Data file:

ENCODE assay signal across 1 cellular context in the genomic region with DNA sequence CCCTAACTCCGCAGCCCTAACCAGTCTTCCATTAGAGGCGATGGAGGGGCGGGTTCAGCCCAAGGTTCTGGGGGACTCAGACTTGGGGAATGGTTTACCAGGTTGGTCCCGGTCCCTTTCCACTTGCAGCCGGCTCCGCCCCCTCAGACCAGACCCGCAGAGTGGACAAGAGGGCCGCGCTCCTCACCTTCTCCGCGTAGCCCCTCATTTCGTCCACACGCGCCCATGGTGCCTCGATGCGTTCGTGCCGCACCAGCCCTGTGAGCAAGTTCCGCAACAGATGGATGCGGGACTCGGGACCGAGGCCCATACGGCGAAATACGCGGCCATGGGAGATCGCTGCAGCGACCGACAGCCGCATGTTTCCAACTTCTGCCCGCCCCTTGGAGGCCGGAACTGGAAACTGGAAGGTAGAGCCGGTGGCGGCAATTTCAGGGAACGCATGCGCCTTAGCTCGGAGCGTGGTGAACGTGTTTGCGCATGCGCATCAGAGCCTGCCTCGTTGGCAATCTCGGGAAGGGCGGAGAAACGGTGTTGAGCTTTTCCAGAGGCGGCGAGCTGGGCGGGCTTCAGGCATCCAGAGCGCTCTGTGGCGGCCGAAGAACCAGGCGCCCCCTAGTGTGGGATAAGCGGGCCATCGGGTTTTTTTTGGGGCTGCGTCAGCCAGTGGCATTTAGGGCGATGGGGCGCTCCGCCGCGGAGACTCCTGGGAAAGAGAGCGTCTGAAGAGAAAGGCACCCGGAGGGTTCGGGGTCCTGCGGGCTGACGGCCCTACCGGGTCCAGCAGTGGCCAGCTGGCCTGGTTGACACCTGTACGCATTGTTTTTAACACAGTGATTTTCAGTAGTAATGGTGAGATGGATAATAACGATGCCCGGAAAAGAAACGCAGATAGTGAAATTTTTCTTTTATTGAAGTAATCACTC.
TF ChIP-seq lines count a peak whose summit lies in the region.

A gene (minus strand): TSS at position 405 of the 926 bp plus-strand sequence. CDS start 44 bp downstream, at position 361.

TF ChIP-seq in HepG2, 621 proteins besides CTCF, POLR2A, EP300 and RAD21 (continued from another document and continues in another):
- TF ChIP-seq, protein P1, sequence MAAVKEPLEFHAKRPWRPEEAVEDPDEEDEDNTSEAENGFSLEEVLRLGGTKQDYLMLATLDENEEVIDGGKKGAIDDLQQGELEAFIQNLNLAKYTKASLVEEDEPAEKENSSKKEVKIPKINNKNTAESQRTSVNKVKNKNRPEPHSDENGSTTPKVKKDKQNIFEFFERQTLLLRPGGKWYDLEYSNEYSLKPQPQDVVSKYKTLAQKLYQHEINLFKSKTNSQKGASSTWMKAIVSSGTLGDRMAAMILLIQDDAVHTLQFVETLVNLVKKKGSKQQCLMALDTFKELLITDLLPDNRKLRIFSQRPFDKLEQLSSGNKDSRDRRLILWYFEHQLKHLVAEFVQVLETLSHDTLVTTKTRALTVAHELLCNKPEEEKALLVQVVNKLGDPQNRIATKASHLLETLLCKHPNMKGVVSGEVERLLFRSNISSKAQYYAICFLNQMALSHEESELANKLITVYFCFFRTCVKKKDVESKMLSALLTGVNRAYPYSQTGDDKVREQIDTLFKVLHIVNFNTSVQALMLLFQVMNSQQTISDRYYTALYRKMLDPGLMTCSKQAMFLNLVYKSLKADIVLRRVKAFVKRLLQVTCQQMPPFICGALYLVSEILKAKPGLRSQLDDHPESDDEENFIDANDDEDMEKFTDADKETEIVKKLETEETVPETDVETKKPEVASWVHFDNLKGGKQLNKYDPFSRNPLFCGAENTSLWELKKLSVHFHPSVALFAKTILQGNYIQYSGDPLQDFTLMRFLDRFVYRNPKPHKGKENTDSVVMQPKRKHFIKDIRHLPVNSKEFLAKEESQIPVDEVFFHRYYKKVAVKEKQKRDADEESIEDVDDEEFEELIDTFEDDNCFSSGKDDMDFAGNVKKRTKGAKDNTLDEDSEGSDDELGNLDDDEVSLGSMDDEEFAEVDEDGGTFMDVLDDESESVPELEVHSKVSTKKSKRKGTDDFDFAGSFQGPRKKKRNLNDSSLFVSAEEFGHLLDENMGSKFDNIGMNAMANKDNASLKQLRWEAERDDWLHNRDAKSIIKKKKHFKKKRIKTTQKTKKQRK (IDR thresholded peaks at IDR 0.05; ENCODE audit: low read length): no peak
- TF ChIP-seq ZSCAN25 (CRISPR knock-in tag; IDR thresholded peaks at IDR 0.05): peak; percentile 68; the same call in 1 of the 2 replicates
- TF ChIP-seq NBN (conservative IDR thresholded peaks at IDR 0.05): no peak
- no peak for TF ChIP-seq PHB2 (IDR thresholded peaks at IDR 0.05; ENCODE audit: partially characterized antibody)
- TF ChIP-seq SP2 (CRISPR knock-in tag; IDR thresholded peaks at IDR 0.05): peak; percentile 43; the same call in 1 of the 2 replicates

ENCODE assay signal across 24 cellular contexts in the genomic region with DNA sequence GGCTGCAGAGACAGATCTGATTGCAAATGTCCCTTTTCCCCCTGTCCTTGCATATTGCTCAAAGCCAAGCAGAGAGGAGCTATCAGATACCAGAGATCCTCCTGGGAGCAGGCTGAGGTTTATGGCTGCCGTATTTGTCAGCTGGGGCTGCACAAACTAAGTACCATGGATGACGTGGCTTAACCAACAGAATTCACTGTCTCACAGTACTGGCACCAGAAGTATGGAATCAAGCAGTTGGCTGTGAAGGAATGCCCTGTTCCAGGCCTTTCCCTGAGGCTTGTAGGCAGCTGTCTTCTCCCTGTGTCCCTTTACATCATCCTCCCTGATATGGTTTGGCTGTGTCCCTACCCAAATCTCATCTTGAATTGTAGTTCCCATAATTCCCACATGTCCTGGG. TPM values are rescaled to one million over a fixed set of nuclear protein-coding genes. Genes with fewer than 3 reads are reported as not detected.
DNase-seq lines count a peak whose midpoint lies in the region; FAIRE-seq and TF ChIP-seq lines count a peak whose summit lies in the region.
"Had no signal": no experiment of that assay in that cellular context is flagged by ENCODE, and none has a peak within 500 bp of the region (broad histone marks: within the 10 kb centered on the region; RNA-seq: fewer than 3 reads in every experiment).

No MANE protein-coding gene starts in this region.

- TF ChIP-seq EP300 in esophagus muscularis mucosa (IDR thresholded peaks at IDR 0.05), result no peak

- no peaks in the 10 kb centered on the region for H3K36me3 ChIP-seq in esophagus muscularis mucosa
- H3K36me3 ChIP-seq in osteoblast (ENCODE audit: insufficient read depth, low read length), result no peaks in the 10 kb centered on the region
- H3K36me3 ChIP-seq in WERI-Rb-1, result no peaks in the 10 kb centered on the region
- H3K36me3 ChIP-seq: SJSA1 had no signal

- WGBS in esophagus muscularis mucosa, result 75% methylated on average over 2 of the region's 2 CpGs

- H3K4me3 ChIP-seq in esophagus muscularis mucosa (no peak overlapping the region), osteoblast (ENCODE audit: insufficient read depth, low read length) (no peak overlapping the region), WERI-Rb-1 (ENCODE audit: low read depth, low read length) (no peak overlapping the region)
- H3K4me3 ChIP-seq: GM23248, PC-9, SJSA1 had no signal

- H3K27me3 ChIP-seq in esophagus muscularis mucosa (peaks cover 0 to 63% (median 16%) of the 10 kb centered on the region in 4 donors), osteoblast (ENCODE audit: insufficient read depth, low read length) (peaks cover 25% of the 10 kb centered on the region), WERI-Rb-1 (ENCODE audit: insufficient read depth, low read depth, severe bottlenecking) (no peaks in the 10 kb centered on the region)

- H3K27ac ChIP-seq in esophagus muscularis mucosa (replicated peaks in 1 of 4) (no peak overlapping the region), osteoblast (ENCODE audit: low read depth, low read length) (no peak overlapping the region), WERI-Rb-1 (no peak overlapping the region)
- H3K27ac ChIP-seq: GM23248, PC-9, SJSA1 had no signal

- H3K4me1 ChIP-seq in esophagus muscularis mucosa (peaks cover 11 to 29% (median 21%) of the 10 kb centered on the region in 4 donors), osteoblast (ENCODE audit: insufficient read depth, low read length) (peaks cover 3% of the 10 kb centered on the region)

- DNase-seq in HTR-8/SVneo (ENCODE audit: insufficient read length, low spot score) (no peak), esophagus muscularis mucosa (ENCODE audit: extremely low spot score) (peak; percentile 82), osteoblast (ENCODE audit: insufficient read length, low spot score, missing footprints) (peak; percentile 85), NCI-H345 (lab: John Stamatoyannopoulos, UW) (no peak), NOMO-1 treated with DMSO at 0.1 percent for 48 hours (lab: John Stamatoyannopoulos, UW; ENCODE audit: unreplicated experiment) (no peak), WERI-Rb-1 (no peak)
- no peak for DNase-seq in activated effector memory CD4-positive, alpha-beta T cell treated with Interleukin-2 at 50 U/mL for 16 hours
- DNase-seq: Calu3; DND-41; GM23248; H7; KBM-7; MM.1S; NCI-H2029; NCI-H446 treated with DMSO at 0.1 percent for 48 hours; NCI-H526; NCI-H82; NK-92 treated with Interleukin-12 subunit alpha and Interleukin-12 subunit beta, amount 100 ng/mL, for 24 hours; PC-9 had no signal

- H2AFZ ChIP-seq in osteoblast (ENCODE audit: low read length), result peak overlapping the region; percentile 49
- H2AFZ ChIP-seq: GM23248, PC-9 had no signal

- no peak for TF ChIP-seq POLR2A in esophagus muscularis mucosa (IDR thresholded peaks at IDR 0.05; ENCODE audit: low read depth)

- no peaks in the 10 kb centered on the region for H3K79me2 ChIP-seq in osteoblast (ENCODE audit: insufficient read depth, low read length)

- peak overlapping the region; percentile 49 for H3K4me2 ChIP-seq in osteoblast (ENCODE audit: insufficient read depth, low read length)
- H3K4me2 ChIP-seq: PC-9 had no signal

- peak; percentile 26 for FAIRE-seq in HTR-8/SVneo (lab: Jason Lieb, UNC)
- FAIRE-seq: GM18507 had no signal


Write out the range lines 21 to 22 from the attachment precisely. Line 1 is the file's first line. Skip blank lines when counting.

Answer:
- H3K4me3 ChIP-seq: GM23248, PC-9, SJSA1 had no signal

- H3K27me3 ChIP-seq in esophagus muscularis mucosa (peaks cover 0 to 63% (median 16%) of the 10 kb centered on the region in 4 donors), osteoblast (ENCODE audit: insufficient read depth, low read length) (peaks cover 25% of the 10 kb centered on the region), WERI-Rb-1 (ENCODE audit: insufficient read depth, low read depth, severe bottlenecking) (no peaks in the 10 kb centered on the region)